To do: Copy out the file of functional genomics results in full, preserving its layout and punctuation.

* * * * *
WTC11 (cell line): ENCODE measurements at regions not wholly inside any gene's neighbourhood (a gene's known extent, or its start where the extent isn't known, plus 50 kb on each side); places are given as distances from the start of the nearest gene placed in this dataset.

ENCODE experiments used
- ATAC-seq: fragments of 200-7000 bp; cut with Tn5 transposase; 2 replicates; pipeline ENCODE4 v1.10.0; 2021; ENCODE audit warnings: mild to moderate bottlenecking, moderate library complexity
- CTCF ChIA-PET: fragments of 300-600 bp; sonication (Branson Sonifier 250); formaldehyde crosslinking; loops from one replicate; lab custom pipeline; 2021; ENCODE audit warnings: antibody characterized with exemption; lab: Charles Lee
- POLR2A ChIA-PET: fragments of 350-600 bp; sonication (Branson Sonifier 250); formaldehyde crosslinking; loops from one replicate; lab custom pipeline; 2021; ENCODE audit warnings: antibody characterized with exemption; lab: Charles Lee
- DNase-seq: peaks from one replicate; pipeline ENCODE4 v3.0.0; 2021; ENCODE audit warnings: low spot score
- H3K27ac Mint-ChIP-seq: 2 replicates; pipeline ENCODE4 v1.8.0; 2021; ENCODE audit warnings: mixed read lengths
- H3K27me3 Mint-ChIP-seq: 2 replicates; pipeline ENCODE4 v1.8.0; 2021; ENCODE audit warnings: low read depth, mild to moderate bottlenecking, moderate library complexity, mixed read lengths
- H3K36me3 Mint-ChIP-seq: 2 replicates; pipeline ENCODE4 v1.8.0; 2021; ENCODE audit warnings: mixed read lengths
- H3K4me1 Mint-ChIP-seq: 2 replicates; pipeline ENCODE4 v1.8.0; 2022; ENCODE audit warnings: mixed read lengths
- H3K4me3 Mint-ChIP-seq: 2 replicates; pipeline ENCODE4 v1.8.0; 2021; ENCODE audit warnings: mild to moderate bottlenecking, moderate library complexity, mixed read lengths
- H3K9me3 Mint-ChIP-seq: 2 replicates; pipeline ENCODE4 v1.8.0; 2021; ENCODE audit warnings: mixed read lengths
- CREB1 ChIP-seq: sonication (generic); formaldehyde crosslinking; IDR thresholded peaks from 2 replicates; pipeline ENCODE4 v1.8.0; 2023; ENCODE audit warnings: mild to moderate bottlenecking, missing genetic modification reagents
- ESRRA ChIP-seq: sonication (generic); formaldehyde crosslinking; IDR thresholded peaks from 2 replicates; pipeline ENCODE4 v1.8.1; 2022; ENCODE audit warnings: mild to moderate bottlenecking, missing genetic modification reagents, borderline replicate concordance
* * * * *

WTC11 (cell line): ENCODE measurements at regions not wholly inside any gene's neighbourhood (a gene's known extent, or its start where the extent isn't known, plus 50 kb on each side); places are given as distances from the start of the nearest gene placed in this dataset.

ENCODE experiments used
- ATAC-seq: fragments of 200-7000 bp; cut with Tn5 transposase; 2 replicates; pipeline ENCODE4 v1.10.0; 2021; ENCODE audit warnings: mild to moderate bottlenecking, moderate library complexity
- CTCF ChIA-PET: fragments of 300-600 bp; sonication (Branson Sonifier 250); formaldehyde crosslinking; loops from one replicate; lab custom pipeline; 2021; ENCODE audit warnings: antibody characterized with exemption; lab: Charles Lee
- POLR2A ChIA-PET: fragments of 350-600 bp; sonication (Branson Sonifier 250); formaldehyde crosslinking; loops from one replicate; lab custom pipeline; 2021; ENCODE audit warnings: antibody characterized with exemption; lab: Charles Lee
- DNase-seq: peaks from one replicate; pipeline ENCODE4 v3.0.0; 2021; ENCODE audit warnings: low spot score
- H3K27ac Mint-ChIP-seq: 2 replicates; pipeline ENCODE4 v1.8.0; 2021; ENCODE audit warnings: mixed read lengths
- H3K27me3 Mint-ChIP-seq: 2 replicates; pipeline ENCODE4 v1.8.0; 2021; ENCODE audit warnings: low read depth, mild to moderate bottlenecking, moderate library complexity, mixed read lengths
- H3K36me3 Mint-ChIP-seq: 2 replicates; pipeline ENCODE4 v1.8.0; 2021; ENCODE audit warnings: mixed read lengths
- H3K4me1 Mint-ChIP-seq: 2 replicates; pipeline ENCODE4 v1.8.0; 2022; ENCODE audit warnings: mixed read lengths
- H3K4me3 Mint-ChIP-seq: 2 replicates; pipeline ENCODE4 v1.8.0; 2021; ENCODE audit warnings: mild to moderate bottlenecking, moderate library complexity, mixed read lengths
- H3K9me3 Mint-ChIP-seq: 2 replicates; pipeline ENCODE4 v1.8.0; 2021; ENCODE audit warnings: mixed read lengths
- CREB1 ChIP-seq: sonication (generic); formaldehyde crosslinking; IDR thresholded peaks from 2 replicates; pipeline ENCODE4 v1.8.0; 2023; ENCODE audit warnings: mild to moderate bottlenecking, missing genetic modification reagents
- ESRRA ChIP-seq: sonication (generic); formaldehyde crosslinking; IDR thresholded peaks from 2 replicates; pipeline ENCODE4 v1.8.1; 2022; ENCODE audit warnings: mild to moderate bottlenecking, missing genetic modification reagents, borderline replicate concordance